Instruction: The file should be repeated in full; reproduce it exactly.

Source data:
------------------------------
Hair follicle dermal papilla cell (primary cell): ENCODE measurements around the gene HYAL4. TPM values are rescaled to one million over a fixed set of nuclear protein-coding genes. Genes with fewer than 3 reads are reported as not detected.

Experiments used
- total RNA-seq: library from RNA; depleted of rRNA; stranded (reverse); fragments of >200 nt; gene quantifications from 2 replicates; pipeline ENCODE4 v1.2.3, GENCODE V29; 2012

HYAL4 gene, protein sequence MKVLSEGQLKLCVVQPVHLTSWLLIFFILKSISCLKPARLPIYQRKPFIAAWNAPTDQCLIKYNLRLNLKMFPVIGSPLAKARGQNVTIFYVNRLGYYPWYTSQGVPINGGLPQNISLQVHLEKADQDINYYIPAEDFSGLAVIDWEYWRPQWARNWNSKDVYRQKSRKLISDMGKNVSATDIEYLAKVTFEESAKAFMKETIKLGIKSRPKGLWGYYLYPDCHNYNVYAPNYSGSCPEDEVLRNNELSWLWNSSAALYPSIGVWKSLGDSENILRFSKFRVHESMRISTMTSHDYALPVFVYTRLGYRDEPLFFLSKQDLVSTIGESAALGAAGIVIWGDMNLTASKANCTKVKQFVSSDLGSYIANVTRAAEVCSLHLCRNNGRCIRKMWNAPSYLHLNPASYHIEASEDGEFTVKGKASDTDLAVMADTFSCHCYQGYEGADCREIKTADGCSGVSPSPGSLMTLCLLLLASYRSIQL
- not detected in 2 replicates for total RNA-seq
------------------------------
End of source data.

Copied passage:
Hair follicle dermal papilla cell (primary cell): ENCODE measurements around the gene HYAL4. TPM values are rescaled to one million over a fixed set of nuclear protein-coding genes. Genes with fewer than 3 reads are reported as not detected.

Experiments used
- total RNA-seq: library from RNA; depleted of rRNA; stranded (reverse); fragments of >200 nt; gene quantifications from 2 replicates; pipeline ENCODE4 v1.2.3, GENCODE V29; 2012

HYAL4 gene, protein sequence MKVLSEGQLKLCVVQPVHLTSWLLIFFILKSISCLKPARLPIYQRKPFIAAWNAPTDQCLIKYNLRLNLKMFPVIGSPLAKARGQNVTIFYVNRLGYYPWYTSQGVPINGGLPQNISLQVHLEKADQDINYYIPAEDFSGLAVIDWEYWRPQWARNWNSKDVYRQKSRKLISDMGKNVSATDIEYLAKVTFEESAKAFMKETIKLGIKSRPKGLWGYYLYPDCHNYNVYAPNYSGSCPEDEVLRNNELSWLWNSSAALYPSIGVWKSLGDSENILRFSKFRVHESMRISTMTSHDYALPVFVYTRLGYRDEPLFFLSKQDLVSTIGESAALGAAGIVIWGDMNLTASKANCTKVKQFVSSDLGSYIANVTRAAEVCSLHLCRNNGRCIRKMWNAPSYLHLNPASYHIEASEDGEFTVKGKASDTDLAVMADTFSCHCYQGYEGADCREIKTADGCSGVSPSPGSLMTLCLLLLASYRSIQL
- not detected in 2 replicates for total RNA-seq